I also got reasonable requests for more useful logging and status display. The problem here is that i don't want to break things / change behaviour before i do the rewrite (which may never happen. I wanted to start that for more than one year now, and i don't see that i'll get the time soon). I think i should better keep it stable ...
This needs more thinking.

Well, i suppose the answer is that i need the time for the other thing i'm working on.
And that i need to remember that ftpcopy is meant to mirror something and not meant to be the last word in overfeatured FTP clients. What about another client with the ability to delete if a file has a certain size and modification time? Some shell script then could decide to delete files after ftpcopy ran ... and the script might be even smarter than ftpcopy ever could be. I guess that's more like UNIX.

This diary might even turn out to be useful. Interesting idea, indeed.
Thanks, Raph.

Two horrible days at work. I found a problem 4 days ago, and i thought it would be a major one. But i found a different thing 36 hours ago, and the first one now looks very small in comparision. Two quite simple mistakes, but the software can't recover from that automatically ...

I'm tired - two long days, and the last night i only slept for about 4 hours, thinking about code for a few additional hours, which didn't make me feel good (especially as it was that code). Let's guess: at the end of the day i'm even more tired, and have done a large step towards a coke addiction.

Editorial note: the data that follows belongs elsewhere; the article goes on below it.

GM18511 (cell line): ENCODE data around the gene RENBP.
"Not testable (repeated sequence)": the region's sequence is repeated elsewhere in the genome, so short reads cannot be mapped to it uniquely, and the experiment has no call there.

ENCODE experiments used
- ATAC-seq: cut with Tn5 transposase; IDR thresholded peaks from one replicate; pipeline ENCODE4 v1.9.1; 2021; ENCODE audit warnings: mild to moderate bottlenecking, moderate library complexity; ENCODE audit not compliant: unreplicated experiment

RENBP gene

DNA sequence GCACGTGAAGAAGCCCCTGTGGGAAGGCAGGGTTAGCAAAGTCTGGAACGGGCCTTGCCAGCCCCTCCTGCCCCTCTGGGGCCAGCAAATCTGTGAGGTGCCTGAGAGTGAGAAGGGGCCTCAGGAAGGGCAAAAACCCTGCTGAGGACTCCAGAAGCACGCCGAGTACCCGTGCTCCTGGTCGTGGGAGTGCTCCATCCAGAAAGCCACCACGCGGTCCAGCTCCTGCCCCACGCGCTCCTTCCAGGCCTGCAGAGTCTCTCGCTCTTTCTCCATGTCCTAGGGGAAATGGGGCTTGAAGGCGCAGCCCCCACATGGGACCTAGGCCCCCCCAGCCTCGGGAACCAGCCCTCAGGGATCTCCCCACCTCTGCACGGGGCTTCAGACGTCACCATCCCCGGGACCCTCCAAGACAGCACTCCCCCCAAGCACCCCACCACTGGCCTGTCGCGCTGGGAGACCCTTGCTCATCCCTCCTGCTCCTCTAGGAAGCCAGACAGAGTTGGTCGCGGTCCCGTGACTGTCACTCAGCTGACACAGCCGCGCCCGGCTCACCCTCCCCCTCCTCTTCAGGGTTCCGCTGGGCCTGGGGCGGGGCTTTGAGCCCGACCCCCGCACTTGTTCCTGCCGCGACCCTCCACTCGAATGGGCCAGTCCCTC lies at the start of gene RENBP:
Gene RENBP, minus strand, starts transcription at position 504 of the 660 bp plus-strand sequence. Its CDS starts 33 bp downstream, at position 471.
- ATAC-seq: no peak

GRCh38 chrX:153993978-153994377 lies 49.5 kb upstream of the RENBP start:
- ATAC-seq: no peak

On the bright side: the code in question is not my code. I just happen to not be on vacation. Bad luck, i guess. Or is that piece of software really that bad that it needs hand-holding and band-aiding at any time, not only during the developers vacations? [i'll possibly think different as soon as i'm feeling better again, but i must admit that a bit of flaming makes me feel better now]

In summary: this might cost me more than a week of time. It will delay the update/rewrite of my software for about two weeks. I'm behind schedule anyway (schedule? Forget about it, there is not time-table with the slightest connection to reality for that project. Take version 1, using developers 1,2,3, protocol X, languages A,B,C. make version 2, doing everything right this time, using developers 1,2,3,4,5 plus a few people with additional ideas and opinions, protocol Y and languages A,B,D. Change Y to Z long months after the project should have been finished. Oh yes, 1,2,3 are quite busy doing other stuff. 4 and 5 are quite new and at least 4 of the 5 aren't good teamworkers. Second system syndrome alert. Death march alert.
And i don't even get the time i need to work on that!

It's time to ask for my interim report, i think.

I'm really tired.

Yesterday i somehow managed to get about an hour to work on the string hashing library. Surprisingly enough one hour was enough to do a few space optimizations and package the whole stuff.
I sent Fefe a notice about it, he might be interested to include it into his libdjb project.

Today, on my way to work: well, i now have the dynamic string hashing library i wanted to write for about a year. Fine, but what about a fixed size record hashing library? The string length makes for about 8 bytes of overhead per record now.
Let's see whether there is a year between idea and realization this time.

Later. Fefe answered, he is interested, and is also interested in the getopt clone. This means i have to clean it up ... and update the documentation, which might be a good thing.

A completely unrelated note: advogato lacks a spell checker. Ok, that's not fair: improper spelling is my fault.